Weird Science

Wit’s End Theatre’s newest production, Science Inaction: A Love Story, doesn’t shy away from laughs, love or scientific theories.

Wit’s End gets brainy with Science Inaction: A Love Story.
Wit’s End gets brainy with Science Inaction: A Love Story.

Wit's End Theatre's production, Science Inaction: A Love Story, doesn't shy away from laughs or scientific theories. by Veronica Simmonds

"Funny theatre gets short shrift sometimes," Griffin McInnes says as he sits in the depths of the King's College Pit. Beside him, a wall of televisions looms large as the centrepiece of McInnes' latest creation, Science Inaction: A Love Story. "People don't take it seriously and it should be taken very very very seriously."

Produced and performed by Wit's End Theatre, Science Inaction will be mounted at The Bus Stop Theatre from Thursday, June 28 to Sunday, July 1. And it will be seriously funny.

It's so serious, in fact, that before it opens at The Bus Stop it will be performed as part of the ninth Biennial Meeting of the International Society for the History of Philosophy of Science hosted by Dalhousie University, the University of King's College and the International Society for the History of Philosophy of Science.

If that's not serious I don't know what is.

"A big part of this show is breaking down reality versus expectations," McInnes says. "It's a very anachronistic look at Bruno Latour who was a philosopher and anthropologist [and] is still alive but was very active in the '80s and '90s during what was called the science wars, when there were a lot of sociologists, anthropologists and philosophers who were looking at science and scientific facts and a lot of scientists were saying, well, 'Who are you to look at our work?'"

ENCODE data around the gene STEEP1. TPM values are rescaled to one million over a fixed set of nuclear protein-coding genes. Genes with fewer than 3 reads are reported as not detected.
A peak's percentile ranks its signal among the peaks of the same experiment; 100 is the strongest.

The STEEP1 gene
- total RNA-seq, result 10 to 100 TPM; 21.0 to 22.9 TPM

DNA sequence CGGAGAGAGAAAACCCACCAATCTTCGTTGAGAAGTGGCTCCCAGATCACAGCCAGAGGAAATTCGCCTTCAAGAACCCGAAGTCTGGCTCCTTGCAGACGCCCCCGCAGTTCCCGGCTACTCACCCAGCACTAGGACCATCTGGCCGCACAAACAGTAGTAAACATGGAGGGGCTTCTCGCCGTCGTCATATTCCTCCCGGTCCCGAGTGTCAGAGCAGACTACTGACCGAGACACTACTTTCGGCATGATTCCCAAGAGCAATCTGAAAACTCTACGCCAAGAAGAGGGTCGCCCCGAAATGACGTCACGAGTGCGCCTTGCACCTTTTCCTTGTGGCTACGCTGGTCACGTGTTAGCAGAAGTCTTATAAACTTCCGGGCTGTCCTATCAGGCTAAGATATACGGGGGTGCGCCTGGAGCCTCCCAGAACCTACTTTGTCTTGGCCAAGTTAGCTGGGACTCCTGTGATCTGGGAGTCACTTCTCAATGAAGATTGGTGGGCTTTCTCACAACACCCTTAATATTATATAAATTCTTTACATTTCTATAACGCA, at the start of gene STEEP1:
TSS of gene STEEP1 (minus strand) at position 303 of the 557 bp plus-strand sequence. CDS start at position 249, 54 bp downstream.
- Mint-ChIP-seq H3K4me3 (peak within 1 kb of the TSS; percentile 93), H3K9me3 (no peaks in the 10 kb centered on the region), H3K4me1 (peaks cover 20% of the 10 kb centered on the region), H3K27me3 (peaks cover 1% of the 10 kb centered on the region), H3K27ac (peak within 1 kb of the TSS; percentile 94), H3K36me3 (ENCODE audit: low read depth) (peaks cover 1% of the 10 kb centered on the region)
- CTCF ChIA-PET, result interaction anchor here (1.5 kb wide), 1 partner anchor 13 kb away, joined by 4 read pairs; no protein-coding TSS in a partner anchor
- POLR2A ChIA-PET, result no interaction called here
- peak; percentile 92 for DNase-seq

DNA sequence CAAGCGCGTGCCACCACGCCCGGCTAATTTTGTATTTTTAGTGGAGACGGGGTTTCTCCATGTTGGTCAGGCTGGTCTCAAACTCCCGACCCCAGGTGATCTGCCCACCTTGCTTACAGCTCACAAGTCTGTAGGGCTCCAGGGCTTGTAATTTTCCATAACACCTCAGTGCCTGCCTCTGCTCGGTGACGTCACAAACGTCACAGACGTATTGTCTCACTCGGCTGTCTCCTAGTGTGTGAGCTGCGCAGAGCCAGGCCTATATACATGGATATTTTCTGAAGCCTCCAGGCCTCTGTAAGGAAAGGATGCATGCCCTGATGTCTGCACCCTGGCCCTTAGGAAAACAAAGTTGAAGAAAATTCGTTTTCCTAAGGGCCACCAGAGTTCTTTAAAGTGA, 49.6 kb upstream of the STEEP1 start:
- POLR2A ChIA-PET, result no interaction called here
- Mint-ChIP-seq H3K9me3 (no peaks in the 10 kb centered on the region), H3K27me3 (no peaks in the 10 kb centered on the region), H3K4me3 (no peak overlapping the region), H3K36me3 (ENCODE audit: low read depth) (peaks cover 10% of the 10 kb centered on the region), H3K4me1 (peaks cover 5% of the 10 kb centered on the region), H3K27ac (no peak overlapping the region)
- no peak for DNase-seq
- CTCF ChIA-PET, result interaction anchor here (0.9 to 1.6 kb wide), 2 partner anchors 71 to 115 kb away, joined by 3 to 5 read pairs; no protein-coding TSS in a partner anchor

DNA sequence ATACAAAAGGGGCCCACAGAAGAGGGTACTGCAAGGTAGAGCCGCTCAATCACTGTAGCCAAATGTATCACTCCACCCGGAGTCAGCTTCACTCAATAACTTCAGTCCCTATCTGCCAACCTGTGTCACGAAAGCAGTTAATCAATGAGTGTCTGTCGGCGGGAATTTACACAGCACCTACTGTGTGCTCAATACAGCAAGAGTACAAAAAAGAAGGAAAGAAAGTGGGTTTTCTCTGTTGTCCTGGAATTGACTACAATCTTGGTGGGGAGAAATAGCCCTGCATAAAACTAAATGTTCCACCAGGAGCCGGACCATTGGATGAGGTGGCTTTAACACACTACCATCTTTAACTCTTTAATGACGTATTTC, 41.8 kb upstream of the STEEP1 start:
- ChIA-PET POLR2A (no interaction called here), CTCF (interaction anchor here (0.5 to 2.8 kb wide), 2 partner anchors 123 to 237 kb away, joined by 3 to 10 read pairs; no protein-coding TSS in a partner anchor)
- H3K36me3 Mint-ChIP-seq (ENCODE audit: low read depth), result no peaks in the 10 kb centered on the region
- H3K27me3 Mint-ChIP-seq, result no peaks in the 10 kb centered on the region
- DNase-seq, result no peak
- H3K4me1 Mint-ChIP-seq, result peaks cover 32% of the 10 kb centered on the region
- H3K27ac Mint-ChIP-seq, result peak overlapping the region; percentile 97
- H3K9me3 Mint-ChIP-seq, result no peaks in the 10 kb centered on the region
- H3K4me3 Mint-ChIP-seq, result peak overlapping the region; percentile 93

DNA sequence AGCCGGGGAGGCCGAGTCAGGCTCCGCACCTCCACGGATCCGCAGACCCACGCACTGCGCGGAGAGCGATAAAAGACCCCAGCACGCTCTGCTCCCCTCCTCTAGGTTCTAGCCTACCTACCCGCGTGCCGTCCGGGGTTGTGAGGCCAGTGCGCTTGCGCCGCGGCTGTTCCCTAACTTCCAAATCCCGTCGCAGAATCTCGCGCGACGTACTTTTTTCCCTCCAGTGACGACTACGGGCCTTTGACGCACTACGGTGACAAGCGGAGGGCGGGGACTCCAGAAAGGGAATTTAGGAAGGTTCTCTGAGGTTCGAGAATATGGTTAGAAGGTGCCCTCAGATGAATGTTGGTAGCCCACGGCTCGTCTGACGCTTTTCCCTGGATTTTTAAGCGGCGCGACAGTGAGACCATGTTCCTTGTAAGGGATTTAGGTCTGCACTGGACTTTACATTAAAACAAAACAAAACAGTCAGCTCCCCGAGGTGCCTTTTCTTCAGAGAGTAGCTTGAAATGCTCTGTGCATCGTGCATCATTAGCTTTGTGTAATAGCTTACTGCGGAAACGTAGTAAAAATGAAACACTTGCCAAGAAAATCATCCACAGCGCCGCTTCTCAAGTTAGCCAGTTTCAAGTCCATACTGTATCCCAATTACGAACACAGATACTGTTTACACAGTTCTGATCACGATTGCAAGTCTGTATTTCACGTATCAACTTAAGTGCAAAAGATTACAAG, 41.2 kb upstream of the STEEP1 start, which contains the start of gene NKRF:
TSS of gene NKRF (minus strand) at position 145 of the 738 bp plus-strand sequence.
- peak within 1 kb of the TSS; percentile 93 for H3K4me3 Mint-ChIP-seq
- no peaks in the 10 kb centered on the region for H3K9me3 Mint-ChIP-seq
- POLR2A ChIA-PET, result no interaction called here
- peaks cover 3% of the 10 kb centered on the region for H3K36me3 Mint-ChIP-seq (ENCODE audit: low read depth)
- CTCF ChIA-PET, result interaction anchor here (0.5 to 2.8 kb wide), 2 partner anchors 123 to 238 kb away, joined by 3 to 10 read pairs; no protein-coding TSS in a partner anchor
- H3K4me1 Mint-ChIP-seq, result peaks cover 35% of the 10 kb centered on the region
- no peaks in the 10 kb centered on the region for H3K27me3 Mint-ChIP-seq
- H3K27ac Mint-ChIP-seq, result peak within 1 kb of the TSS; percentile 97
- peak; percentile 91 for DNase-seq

So the show will be riffing off of this contentious academic moment but Liz Johnston---co-founder of Wit's End, who stars alongside Lewis Wynne-Jones---explains that though the show deals with these scientific themes, it is at heart a love story.

"Basically it's just two people who are attracted to each other and find what the other person has to say interesting but there's times when they just don't mesh. It's funny."

Those two people are Bruno, a doctoral candidate played by Wynne-Jones and Donna, an amphibian neurobiologist who has a life-long infatuation with television, played by Johnston. Donna's TV obsession plays itself out in a number of ways with the play itself taking on various televisual tropes.

"She has an obsession with TV that she's had since she was a kid," Johnston says. "I think it's really to do with the fact that television episodes and whole series tend to follow a very specific ordered progression and a lot of the show is about her trying to force her life into these same patterns but it hasn't really worked out."

This tension between structure and absurdity, science and art, reality and surreality weaves through the production in thought provoking and giggle-inducing ways.

And that's the point. After graduating from King's a year ago, McInnes and Johnston birthed the Wit's End Theatre Company as an antidote to what they saw as a malady in the Halifax theatre scene.

"We decided to make Wit's End Theatre with the mandate to make funny theatre in Halifax because we've sort of found that there's not enough of it." McInnes explains. "There's some stand-up comedy, there's some sketch...but there's no funny theatre being done."

So they're doing it. Science Inaction will be their fourth production and it's clear that they have a lot of fun and laughs. But McInnes reiterates that it's a serious undertaking. "We love the idea of being able to promote laughter for laughter's sake but at the same time we want to sort of champion laughter as something that is just as artistically, intellectually and emotionally important as any other kind of theatre."

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